Spectric

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Reckless? I've fitted hundreds of doors with this jig, 3 fully adjustable openings to suit any size hinge, cuts exact recess in the lining to match. It's paid for itself many times over.
I assume you are talking about the Trend jig and from your post you must be an experienced door fitter and looking at the Trend jigs it has just raised more questions. I thought it was just a case of a jig and away you go but Trend mentions door stop sizes of upto 11 or 25mm whilst I have measured my doorstop sizes as 32mm so that has not helped. So I need the jig that will do my hinges but also is desirable for resell, I like the one piece as no connector and as I am not on peace work will the quick release sliders be needed?
 

Mike Jordan

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These two tools are good for speeding up and making the job simple.
The Eclipse no 34 butt gauge is used to mark the back edge of the hinge on both the door and rebated frame using the part shown on top. The thickness of the hinge leaf is marked with the bottom part of the gauge.
I always preferred to use a standard marking gauge for the latter because it's easier.to set up.
-image.jpeg
 

stuartpaul

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I've not long that ago finished hanging 11 oak veneer doors into existing openings and considered a jig but nothing can do both the door and lining unless you spend what to me was silly money (I'm not a pro doing this for a living!).

Shoot your doors to size (I tried for penny gap all round where I could). I used air wedges to offer up and then marked existing hinges onto doors. Knifed around hinge then route to cut the recesses on the doors (clamp a wider piece of wood on the door to aid stability) then square up with a chisel. As I'd also taken door stops off I could also 'regularise' the hinge recess in the frame to make life easier as well.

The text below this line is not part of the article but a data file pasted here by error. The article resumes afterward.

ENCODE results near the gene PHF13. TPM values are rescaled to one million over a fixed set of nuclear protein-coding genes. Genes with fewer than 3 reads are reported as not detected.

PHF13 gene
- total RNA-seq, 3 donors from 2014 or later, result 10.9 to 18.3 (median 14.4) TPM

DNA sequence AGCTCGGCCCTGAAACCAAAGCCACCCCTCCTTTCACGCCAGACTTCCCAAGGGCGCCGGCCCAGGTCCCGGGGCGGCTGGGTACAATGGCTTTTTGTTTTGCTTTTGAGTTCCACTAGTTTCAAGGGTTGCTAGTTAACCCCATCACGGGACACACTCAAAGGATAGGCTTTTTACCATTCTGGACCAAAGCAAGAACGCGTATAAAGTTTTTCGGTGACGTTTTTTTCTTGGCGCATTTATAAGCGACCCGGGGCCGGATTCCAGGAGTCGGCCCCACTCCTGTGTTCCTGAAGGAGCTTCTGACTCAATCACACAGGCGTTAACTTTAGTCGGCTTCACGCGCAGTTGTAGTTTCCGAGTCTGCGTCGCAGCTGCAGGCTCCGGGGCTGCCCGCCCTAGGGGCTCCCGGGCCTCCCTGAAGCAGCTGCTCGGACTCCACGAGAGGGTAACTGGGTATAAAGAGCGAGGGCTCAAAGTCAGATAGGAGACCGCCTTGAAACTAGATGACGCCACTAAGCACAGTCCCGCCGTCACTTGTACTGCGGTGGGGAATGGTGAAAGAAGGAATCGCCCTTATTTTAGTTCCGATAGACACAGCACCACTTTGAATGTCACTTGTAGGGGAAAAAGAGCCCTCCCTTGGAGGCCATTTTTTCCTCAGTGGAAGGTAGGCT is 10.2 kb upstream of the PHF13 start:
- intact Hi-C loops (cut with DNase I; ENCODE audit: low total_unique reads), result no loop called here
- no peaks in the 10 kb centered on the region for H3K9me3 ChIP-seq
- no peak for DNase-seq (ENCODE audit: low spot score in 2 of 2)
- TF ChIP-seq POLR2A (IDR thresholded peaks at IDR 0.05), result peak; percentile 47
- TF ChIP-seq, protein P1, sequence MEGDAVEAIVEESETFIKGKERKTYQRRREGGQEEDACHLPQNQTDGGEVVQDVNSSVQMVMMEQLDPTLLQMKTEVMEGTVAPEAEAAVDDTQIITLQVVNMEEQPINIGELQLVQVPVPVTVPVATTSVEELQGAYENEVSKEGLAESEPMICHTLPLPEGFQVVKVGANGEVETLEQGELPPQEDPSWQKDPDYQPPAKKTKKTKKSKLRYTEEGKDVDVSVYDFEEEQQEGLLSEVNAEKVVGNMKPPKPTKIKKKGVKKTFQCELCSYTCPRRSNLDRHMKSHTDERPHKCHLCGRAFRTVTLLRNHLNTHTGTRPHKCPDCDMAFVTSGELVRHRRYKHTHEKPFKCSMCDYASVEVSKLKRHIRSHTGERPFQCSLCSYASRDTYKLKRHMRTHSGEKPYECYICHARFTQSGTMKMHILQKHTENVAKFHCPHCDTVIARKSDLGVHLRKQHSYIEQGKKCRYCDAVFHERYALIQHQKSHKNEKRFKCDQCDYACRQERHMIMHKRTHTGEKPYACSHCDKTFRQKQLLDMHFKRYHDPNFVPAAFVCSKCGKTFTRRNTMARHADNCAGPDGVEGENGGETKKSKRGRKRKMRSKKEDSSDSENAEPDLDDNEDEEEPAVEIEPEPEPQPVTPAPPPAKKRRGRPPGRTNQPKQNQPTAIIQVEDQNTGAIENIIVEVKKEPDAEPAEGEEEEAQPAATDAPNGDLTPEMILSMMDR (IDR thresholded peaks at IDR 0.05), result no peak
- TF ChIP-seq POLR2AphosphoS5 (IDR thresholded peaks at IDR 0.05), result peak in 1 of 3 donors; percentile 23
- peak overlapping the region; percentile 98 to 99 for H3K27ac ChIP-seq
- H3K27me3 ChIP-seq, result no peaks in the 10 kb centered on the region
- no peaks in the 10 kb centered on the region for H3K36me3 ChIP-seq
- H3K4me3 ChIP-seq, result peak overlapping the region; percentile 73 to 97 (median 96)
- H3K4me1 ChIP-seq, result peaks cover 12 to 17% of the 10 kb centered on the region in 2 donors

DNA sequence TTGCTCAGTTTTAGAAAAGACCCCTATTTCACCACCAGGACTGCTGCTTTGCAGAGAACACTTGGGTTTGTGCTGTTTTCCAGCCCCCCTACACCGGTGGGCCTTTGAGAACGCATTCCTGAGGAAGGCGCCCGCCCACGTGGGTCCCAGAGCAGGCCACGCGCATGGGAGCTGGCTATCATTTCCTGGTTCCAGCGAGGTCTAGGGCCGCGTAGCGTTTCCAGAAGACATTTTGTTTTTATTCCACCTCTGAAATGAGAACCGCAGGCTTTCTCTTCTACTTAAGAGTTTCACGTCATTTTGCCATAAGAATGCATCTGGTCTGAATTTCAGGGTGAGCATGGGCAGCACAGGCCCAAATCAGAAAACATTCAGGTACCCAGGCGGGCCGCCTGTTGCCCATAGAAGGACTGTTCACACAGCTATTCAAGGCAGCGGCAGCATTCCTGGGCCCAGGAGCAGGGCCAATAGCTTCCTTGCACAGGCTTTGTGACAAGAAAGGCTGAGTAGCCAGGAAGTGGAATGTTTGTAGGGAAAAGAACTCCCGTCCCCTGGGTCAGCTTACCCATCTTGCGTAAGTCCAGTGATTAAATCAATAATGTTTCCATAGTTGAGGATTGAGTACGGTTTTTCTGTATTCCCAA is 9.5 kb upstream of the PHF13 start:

The last one obviously goes in quicker than the first one! I don't regret not getting a jig.
 

owen

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I use a trend one, if you're doing more than 1 door into new frames it makes the job a lot quicker. No measuring or marking the hinges out either
 

Inspector

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With the jig I mentioned earlier in the thread I set the locations and attached it to the door and routed out the recess. Then used the same jig to route the jambs. Offered up the door and added the door stops. Nice part of new construction. The jig once set easily does both door and jamb as it has a little built in notch. Everything a perfect fit if I did my part.

Pete
 

johnnyb

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I'd suggest hanging a door...any door in an existing opening does not really lend itself to jigging.routing recesses to the same depth using a little router massive time saver. I use a jig to drill the inch holes for latches as well(souber) but fitting the door in the frame usually requires putting the hinges where the old recessed are on the frame.(as mentioned) but we often cut a deep recess in the door with none on the frame. frames can be hugely twisted,waisted. in at the bottom and all combinations of out. that lends itself to application of skill to get the thing swinging asap.penny gap is not possible on many doors I'm asked to fit. also the trend jig gives 2 pennies gap(at least at the hinge side)